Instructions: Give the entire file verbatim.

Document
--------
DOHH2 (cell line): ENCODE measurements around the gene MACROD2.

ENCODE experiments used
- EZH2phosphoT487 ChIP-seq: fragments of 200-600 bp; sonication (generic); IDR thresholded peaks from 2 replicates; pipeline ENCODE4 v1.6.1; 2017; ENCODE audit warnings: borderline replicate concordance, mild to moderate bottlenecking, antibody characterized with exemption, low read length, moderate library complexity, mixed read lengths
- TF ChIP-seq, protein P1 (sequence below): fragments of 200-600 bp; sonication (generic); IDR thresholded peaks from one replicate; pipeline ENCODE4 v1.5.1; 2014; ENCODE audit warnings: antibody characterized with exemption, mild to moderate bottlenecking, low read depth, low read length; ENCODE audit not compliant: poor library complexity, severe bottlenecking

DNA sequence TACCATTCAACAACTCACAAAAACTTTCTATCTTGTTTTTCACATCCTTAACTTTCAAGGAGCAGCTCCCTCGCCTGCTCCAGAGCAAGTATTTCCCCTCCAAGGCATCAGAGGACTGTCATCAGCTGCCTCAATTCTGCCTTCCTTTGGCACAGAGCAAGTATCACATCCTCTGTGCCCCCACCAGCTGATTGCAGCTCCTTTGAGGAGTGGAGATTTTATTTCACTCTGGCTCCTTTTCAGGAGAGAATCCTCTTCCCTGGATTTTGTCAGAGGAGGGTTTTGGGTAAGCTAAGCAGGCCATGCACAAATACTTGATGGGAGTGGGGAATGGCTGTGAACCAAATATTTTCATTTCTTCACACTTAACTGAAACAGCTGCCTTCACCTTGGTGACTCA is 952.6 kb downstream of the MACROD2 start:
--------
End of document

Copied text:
DOHH2 (cell line): ENCODE measurements around the gene MACROD2.

ENCODE experiments used
- EZH2phosphoT487 ChIP-seq: fragments of 200-600 bp; sonication (generic); IDR thresholded peaks from 2 replicates; pipeline ENCODE4 v1.6.1; 2017; ENCODE audit warnings: borderline replicate concordance, mild to moderate bottlenecking, antibody characterized with exemption, low read length, moderate library complexity, mixed read lengths
- TF ChIP-seq, protein P1 (sequence below): fragments of 200-600 bp; sonication (generic); IDR thresholded peaks from one replicate; pipeline ENCODE4 v1.5.1; 2014; ENCODE audit warnings: antibody characterized with exemption, mild to moderate bottlenecking, low read depth, low read length; ENCODE audit not compliant: poor library complexity, severe bottlenecking

DNA sequence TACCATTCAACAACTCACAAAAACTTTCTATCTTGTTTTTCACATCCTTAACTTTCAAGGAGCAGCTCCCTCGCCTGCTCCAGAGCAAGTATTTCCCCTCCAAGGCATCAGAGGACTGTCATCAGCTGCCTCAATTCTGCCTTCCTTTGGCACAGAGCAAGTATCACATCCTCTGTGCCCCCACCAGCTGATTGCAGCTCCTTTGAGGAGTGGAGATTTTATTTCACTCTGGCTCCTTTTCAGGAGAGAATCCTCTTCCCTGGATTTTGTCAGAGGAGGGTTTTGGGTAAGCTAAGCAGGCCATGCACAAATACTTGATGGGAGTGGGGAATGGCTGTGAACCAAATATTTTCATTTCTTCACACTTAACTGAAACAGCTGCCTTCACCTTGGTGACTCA is 952.6 kb downstream of the MACROD2 start: